My passion is to preach Christ from all of Scripture. Should you wish to listen, I invite your reflection (and comments if you wish) as to whether the words you hear bear His character. Are they, like him, “full of grace and truth”? (John 1:14)
Note: If my sermons look to have been few and far between lately, it’s because they are. Since July 2012 I’ve been in a kind of unofficial sabbatical, with only a little formal ministry engagement. During that time I’ve joined my family in worshipping in our local Anglican parish. I’ve been pleased to occupy the pulpit there, as a guest from time to time.
A practical alternative to playing or downloading individual sermons from this page is to use Apple’s iTunes to access my sermons as a podcast. Click to view my podcast in your iTunes software. From there you can play or download particular sermons, or subscribe to the podcast. You can read about podcasts in the iTunes help menu.
NB: The iTunes application must be installed on your computer in order to access my podcast. If you use a Mac (and I mean honestly, why wouldn’t you?!), you will already have it. If you have a Windows PC, it’s available as a free download from the Apple website. Click to download iTunes.
The Reign of Christ (last Sunday of the church year)
The Cross brings together the earthly appearance of a world out of control with the heavenly reality of a world truly ruled by Christ, the King enthroned on a cross. Like the second thief crucified with Jesus, anyone who wishes may now receive from the hand of this true King the right to eat from the tree of life and live forever in God’s Paradise.
The church exists to demonstrate, by practical unity, that God was supremely wise in sending his Son to the Cross for the reconciliation of divided people.
As the Cross changes us from God’s enemies to public exhibits of his grace, so it reconciles divided and alienated people to one another, and builds them all into one spiritual house displaying the power of the Cross to bring reconciliation. The church is therefore intended to serve as visible proof that the Gospel ‘works’. Reconciliation must be core business for the church.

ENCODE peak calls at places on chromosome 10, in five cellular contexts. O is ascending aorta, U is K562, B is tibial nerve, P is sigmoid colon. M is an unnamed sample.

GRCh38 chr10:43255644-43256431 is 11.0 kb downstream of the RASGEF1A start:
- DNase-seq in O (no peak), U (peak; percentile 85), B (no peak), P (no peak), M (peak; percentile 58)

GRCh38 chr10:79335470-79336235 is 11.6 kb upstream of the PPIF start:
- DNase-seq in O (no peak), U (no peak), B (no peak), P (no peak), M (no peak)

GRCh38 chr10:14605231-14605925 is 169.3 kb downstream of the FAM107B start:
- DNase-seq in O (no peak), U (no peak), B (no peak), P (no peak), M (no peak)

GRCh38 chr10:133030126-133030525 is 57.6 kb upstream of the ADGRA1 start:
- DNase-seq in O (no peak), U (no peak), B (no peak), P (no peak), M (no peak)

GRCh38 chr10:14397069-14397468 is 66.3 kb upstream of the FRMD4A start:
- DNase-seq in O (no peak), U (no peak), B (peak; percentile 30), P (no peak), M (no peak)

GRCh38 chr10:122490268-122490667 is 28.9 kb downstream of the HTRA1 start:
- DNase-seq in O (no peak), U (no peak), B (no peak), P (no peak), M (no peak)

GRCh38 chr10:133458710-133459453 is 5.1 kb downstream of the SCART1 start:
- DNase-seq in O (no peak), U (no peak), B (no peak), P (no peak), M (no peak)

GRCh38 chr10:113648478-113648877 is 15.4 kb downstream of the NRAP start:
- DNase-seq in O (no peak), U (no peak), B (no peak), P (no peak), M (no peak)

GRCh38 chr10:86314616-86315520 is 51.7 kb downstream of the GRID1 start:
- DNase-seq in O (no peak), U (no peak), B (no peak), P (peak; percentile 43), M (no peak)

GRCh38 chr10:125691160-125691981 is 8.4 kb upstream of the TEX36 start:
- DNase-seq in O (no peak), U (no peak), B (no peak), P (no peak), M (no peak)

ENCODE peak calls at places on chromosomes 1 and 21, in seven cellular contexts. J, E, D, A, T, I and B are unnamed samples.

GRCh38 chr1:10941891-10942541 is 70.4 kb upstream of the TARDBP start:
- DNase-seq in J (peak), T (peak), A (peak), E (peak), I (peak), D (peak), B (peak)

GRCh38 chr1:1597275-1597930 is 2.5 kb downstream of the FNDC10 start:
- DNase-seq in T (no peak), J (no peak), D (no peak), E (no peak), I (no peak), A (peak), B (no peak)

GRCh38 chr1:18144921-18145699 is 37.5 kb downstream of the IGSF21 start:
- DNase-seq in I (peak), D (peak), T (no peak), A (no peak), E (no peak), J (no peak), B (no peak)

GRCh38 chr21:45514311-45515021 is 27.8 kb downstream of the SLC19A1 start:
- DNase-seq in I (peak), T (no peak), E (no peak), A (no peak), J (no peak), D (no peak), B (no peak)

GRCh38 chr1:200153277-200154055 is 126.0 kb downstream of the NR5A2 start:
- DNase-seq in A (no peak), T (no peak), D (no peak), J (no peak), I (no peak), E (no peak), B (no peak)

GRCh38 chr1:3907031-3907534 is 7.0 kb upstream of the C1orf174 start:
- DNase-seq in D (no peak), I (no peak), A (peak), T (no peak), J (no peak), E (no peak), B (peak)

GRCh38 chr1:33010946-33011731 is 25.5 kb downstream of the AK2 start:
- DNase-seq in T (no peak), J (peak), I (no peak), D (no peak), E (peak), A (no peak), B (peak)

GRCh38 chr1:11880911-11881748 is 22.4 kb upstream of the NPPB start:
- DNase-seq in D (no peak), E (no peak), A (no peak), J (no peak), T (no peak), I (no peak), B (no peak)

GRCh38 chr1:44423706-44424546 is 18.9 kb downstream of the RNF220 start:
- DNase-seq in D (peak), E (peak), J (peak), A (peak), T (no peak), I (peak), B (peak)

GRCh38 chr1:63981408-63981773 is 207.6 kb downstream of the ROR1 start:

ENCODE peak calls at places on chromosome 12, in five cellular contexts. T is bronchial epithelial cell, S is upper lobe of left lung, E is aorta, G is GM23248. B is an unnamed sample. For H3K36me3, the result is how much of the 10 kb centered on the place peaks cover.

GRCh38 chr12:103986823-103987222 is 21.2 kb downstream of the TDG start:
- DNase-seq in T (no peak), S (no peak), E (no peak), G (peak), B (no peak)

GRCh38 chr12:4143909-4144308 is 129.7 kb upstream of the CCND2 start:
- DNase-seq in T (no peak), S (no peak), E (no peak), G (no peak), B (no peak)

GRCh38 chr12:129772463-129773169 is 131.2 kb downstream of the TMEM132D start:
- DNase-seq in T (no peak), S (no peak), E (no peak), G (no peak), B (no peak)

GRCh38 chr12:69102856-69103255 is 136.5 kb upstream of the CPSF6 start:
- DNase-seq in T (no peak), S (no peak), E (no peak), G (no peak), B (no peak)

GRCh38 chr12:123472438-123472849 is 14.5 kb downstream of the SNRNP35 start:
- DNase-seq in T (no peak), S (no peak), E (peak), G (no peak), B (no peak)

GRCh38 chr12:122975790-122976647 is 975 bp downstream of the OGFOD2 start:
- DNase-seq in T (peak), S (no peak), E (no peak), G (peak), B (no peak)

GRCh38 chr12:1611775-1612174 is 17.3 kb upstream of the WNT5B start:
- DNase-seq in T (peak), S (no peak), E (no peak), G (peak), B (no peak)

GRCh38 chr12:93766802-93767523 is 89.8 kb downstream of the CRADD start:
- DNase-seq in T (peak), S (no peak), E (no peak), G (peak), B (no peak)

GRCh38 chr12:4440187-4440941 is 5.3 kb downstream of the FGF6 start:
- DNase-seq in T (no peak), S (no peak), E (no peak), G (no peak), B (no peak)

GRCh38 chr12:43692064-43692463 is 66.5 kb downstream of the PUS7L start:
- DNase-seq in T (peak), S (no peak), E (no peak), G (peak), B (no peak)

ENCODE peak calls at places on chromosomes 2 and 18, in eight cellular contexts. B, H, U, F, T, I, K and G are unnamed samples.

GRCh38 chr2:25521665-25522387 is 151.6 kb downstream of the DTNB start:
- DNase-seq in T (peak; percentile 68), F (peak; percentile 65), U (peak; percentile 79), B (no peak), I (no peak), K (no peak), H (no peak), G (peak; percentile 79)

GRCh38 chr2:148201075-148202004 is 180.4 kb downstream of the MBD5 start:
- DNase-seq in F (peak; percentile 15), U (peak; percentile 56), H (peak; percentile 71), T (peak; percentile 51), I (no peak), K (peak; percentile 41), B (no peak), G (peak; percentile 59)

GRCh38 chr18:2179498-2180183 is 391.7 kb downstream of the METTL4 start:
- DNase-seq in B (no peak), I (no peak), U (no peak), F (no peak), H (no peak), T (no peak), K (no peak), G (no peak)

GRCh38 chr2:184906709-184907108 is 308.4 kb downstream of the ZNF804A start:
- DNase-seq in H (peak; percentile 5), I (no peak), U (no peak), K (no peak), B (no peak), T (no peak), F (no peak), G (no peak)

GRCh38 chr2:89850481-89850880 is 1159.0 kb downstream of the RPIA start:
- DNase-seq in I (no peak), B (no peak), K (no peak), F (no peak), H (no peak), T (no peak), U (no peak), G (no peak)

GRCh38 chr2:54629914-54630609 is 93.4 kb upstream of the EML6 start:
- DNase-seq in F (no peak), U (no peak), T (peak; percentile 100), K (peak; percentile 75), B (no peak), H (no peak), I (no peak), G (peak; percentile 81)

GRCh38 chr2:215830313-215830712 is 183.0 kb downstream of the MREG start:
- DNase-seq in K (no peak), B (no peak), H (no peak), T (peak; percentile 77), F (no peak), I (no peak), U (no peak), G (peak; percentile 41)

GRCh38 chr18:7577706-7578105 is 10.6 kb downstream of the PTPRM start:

Jesus is in his own words “the Good Shepherd”. ‘Good’ in that he is everything a perfect shepherd should be. He’s someone you can follow because he is both a leader and one who has put himself on the line for you and your interests.
God is a master artist who takes the raw material of our frail, self-seeking lives, applying to them the brushstrokes of his love, mercy, grace and kindness. He does this so that he can then put our lives on public display, to serve as images of his splendid grace at work, thus creating a spiritual thirst for himself.
God’s plan for the church is nothing less than that the world would look at the church, in doing so see Christ, and thereby be drawn to worship him.
Beginning a series on God’s big picture for history, the universe and the church, from the letter to the Ephesians. God’s purposes are literally universal and eternal, and the church is at the heart of those purposes. A church which understands this will think and pray ‘big’, whatever its current size and influence.
After the pattern of Paul (1 Cor 9) and Jesus the Good Shepherd (John 10), we will do whatever we must, change however we must together, to be effective in reaching the people who are not here. This will be true of us to the extent that:
- we are concerned for the interests of the Gospel
- the interests of those who need Christ take precedence over our own.
Jesus paints a pastoral scene with words, to illustrate how people who choose to follow him have open access both to eternal security and a meaning-filled life now.
Whilst cultural change is faster and more intense in our day than ever, an openness to change in direction or strategy has always been a part of the Christian walk – beginning with the very first people Jesus called to follow him.